From that point, the decline was sadly rapid. The Yankees announced Gehrig's retirement on June 21 and deemed July 4, 1939 Lou Gehrig Day. It would be Gehrig's final public appearance of note, but his image and his words are burned into the tapestry of baseball history forever. His articulation, a dying man calling himself the "luckiest man on the face of the earth" is still stirring today when one truly realizes how few athletes would show such selfless and self-aware grace in the face of imminent demise. Gehrig inspired with his bravery but also reinforced a moral that is usually riddled with the monotony of benign repetition. But seeing a once strong, virile athlete who performed seemingly inhuman feats upon the diamond, accepting his death and acknowledging his blessings even while confronting the limited span of his life is the manifestation of the moral that on some spiritual or psychological level is, at the very least, healthy for one's character and quality of life and at the most, an axiom of existence.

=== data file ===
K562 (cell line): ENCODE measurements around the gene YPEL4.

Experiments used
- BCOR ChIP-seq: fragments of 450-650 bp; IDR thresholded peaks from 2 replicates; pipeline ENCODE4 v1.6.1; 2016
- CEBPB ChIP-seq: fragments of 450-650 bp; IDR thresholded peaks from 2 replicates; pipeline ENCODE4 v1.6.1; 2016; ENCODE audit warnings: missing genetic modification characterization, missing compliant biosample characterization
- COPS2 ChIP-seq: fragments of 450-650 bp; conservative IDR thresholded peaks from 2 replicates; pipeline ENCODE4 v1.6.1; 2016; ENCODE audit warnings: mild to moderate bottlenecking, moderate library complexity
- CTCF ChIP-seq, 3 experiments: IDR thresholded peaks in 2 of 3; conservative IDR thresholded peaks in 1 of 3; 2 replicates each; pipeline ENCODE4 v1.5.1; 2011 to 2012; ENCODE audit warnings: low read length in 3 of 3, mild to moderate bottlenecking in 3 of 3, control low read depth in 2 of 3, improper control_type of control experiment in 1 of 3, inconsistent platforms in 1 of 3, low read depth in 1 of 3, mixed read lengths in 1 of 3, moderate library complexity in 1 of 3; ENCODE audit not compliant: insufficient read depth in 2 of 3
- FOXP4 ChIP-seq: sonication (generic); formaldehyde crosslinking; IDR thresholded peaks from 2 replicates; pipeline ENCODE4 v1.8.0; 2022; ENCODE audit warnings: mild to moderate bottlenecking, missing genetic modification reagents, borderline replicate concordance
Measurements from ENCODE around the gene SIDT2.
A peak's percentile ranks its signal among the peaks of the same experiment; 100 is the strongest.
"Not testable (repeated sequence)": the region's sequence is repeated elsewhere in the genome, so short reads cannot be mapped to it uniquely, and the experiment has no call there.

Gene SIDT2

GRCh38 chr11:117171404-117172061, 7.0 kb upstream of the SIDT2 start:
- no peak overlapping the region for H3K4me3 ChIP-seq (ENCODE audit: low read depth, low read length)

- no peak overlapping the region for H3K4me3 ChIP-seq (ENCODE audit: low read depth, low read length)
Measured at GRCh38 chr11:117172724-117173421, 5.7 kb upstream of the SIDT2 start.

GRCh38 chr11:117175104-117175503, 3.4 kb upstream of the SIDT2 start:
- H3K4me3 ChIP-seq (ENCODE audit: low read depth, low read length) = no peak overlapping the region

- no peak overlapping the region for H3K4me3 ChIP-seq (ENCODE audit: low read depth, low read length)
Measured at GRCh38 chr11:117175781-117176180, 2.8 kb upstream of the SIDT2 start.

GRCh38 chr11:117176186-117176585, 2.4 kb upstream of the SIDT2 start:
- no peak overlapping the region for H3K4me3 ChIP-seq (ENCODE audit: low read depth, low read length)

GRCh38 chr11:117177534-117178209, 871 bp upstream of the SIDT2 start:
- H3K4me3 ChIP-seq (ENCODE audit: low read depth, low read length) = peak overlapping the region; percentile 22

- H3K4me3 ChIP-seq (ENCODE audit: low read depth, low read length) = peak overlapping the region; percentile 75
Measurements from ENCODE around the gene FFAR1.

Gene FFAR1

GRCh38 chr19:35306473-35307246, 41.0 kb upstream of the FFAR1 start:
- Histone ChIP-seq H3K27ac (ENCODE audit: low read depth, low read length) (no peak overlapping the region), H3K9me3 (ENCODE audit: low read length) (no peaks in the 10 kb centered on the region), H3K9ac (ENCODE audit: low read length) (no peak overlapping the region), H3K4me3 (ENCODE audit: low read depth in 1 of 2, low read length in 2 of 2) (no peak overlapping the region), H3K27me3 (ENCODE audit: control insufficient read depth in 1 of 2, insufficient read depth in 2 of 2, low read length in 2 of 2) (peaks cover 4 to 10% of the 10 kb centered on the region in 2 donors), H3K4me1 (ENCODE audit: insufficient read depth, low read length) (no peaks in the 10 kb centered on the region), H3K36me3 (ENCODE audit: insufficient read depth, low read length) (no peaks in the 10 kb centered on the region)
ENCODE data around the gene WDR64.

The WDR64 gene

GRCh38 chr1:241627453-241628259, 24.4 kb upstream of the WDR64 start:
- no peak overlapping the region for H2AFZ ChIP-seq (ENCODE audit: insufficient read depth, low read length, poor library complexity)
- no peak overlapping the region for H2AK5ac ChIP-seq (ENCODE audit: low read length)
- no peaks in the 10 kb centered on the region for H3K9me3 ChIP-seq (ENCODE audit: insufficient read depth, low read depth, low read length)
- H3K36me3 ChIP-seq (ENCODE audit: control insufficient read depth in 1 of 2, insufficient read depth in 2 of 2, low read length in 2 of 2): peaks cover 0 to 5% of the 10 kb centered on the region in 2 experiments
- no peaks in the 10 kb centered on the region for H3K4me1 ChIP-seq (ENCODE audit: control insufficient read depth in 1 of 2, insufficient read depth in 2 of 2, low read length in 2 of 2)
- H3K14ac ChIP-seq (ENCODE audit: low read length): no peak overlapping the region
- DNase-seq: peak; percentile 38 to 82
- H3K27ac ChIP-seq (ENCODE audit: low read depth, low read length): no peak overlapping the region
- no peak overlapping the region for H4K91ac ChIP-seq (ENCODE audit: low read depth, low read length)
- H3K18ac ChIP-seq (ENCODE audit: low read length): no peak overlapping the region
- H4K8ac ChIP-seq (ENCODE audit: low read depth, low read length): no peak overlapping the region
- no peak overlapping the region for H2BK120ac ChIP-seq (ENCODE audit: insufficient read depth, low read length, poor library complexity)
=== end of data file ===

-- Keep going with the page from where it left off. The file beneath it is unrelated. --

After his death on June 2, 1941, Lou's wife Eleanor Gehrig — never re-marrying — fought tirelessly in support of ALS research. But 70 years after that historic speech thrust ALS into the national consciousness, the battle is still being waged. As Major League Baseball uses its public profile to bring attention and hopefully funding, to help combat a still incurable disease that killed one of their own, July 4th, 2009 has proved a special day for both baseball and humanity, two entities that rarely see a cross section in the modern day, but never have been more connected than in the life of Henry Louis Gehrig.